Chronic Salmeterol Administration Promotes Hippocampal Neurogenesis In Vivo
Despite changes in number, orientation and morphology of DCX+ neuroblasts in salmeterol-treated mice, a bonafide increase in adult hippocampal neurogenesis still needed to be rigorously addressed. Indeed, the increased number of neuroblasts in salmeterol-treated mice could also be due to drug-induced prosurvival effects. To this end, we took advantage of the fact that mice, chronically administered with salmeterol or vehicle, also received the thymidine analog BrdU (150 mg/kg of body weight, i.p.) during the first 5 days of treatment. The total number of BrdU+ cells was quantified in the DG of both vehicle- and salmeterol-treated mice, and no significant differences could be observed between the two groups (Figures 5A, B; vehicle: 1.7 ± 0.3 X 103, salmeterol: 2.2 ± 0.4 X 103; p = 0.13, Student’s t-test). When we compared the number of BrdU+/NeuN+ cells, we observed a significant increase in mice treated with salmeterol compared with vehicle animals (Figure 5B; vehicle: 1.4 ± 0.2 X 103, salmeterol: 2.0 ± 0.3 X 103; p < 0.05, Student’s t-test). We also calculated the percentage of BrdU+/NeuN+ cells over the total number of BrdU+ cells in the two experimental groups (Figure 5C). We confirmed an increased percentage of newly generated neurons in salmeterol mice (Figure 5C; % BrdU+NeuN+/BrdU+ cells: 79.4 ± 2.9 and 90.7 ± 4.9 in vehicle versus salmeterol-treated mice, respectively; p < 0.01, Student’s t-test). In agreement with in vitro data, no difference was observed in the number of BrdU+/GFAP+ cells between the two experimental groups (Figure 5B; vehicle: 26 ± 25.6, salmeterol: 30 ± 7.6, Student’s t-test). Interestingly, when we examined dorsal and ventral hippocampi separately, we highlighted region-specific effects elicited by salmeterol. In the ventral DG of drug-treated mice, the number of BrdU+/NeuN+ cells was significantly increased compared to vehicle-treated group (Figure 5D; vehicle: 602 ± 111.7, salmeterol: 1158 ± 380.2, p < 0.05; Student’s t-test). Conversely, no significant difference between vehicle- and drug-treated mice could be observed in the dorsal DG (Figure 5D; vehicle: 816 ± 146.3, salmeterol: 854 ± 187.4; Student’s t-test.). Altogether, these data demonstrate that chronic salmeterol treatment promotes adult hippocampal neurogenesis in vivo, and, more specifically, in the ventral DG. In order to better understand the dynamic scenario occurring between neuroblasts and mature neuron formation in response to salmeterol, we also performed a double BrdU/DCX immunolabeling and calculated the percentage of hippocampal BrdU+ that had acquired a DCX+ phenotype. Surprisingly, we did not observe a significant difference between vehicle- and salmeterol-treated animals (Figure 5E; % BrdU+DCX+/BrdU+ cells: 43.7 ± 8.3 and 39.1 ± 3.9 in vehicle versus drug-treated mice, respectively; p = 0.43, Student’s t-test). Since the overall number of BrdU+ cells is not statistically different between experimental groups, although there was a trend increase in drug- versus vehicle-treated mice, we hypothesize that the increase in the number of DCX+ cells observed in the salmeterol group could be due to an increased survival of hippocampal neuroblasts.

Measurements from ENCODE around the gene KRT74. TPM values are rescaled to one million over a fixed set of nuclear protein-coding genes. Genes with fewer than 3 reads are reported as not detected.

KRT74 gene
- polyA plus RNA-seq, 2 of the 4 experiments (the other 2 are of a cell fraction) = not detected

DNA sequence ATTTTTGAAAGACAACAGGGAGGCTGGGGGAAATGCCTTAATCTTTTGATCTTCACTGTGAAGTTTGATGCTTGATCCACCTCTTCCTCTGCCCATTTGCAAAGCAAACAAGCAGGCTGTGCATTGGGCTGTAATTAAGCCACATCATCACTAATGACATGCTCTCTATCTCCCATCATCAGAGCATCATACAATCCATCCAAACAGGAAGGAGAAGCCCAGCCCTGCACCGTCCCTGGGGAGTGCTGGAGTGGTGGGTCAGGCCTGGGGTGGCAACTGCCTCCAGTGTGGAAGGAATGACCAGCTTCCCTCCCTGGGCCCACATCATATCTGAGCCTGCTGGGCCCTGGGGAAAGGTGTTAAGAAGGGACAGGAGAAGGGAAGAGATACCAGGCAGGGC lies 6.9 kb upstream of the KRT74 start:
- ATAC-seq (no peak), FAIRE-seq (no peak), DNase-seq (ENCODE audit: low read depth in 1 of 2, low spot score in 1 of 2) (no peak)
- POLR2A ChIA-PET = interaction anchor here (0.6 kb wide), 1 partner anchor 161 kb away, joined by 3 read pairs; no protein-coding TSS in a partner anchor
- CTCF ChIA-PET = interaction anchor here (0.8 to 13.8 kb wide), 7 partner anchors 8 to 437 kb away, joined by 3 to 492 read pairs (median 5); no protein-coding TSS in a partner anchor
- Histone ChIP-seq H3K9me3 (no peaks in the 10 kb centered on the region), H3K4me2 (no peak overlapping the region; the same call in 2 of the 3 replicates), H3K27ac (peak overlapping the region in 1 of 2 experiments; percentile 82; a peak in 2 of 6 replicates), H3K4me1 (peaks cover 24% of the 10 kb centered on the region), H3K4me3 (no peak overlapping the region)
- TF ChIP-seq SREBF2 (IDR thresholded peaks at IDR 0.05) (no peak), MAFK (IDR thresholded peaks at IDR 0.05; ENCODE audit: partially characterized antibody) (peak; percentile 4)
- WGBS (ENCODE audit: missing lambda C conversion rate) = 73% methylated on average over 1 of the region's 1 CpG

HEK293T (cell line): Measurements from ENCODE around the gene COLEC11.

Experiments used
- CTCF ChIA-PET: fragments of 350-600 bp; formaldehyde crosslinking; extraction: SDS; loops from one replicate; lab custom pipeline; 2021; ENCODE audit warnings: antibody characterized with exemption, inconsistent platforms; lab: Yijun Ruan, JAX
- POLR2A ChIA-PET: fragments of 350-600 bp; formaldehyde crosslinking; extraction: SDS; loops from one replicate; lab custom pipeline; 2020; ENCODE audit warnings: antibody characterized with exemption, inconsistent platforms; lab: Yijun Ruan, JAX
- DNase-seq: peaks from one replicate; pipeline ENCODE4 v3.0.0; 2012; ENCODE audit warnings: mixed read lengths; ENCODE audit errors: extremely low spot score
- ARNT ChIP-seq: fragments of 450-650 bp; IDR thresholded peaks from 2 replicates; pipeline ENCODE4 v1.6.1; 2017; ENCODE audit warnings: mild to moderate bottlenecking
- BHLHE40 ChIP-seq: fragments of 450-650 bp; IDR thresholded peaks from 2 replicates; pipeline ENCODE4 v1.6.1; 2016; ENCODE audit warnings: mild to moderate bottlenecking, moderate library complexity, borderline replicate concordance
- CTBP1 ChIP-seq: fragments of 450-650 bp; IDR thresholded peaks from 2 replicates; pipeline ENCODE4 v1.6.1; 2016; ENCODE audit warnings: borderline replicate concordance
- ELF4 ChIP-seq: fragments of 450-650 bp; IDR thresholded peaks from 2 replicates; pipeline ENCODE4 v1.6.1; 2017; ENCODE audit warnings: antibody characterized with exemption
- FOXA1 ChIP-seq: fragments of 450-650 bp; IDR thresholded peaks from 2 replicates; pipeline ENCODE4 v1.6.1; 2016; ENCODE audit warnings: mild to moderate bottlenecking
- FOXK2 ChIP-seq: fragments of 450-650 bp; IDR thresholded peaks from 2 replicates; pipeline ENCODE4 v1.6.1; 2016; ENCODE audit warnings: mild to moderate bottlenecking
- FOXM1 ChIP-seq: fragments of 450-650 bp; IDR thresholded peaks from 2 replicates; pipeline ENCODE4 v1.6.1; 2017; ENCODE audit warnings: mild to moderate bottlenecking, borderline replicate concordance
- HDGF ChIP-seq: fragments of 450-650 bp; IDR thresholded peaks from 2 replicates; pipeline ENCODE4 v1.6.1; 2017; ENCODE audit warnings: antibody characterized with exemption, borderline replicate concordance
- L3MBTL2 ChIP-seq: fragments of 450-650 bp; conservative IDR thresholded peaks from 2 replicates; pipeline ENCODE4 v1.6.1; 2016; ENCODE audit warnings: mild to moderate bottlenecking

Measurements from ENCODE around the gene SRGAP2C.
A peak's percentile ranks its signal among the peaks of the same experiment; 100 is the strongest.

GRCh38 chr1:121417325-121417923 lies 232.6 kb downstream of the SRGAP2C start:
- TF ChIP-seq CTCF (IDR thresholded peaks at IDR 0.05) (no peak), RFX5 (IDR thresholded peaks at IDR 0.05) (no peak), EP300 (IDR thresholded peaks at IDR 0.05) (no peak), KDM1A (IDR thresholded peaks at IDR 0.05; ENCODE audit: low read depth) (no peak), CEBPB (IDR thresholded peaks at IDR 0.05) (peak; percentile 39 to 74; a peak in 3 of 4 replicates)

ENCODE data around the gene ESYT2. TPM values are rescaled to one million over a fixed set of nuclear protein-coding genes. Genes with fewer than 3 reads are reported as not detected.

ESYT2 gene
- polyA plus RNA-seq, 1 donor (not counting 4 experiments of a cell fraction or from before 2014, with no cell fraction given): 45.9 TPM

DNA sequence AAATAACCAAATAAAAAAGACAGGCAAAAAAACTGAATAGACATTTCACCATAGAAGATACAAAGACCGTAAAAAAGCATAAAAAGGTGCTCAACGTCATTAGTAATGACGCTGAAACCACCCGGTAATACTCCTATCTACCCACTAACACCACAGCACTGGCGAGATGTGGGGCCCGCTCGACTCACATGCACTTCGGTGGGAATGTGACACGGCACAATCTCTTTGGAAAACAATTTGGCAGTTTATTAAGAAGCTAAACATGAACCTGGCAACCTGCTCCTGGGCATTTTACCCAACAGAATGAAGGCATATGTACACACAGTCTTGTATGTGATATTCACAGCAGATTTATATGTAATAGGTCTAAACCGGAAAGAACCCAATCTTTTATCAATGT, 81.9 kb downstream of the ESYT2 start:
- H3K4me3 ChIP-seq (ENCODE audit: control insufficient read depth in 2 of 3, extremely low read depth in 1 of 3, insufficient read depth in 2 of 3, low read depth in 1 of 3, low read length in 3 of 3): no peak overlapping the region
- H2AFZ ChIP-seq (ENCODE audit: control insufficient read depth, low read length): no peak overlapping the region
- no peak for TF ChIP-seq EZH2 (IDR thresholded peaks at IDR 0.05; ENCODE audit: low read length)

Figure 5 Chronic in vivo administration of salmeterol promotes neurogenesis in ventral hippocampus. (A) Representative confocal microscopic images of BrdU (blue), NeuN (red), immunolabeling in hippocampi of vehicle-treated (upper panel), and 10 µg/kg salmeterol-treated mice (lower panel). Single-positive BrdU cells (arrows) and BrdU+/NeuN+ cells (arrowheads) in the murine DG are indicated at 40X magnification (scale bar = 100 µm). (B) Quantitative analysis of BrdU+, BrdU+/NeuN+, and BrdU+/GFAP+ cells in DG of vehicle- and 10 µg/kg salmeterol-treated mice. (C) Quantitative analysis of the percentage of newly generated neurons (BrdU+/NeuN+ cells) over total number of BrdU+ cells in DG of vehicle- and 10 µg/kg salmeterol-treated mice. (D) Quantitative analysis of BrdU+/NeuN+ cells in dorsal and ventral DG of vehicle- and 10 µg/kg salmeterol-treated mice. (E) Quantitative analysis of the percentage of BrdU+ cells that acquired DCX+ phenotype in DG of vehicle- and 10 µg/kg salmeterol-treated mice. Data are expressed as mean ± S.D.: *p < 0.05, **p < 0.01 vs. vehicle-treated mice (Student’s t-test).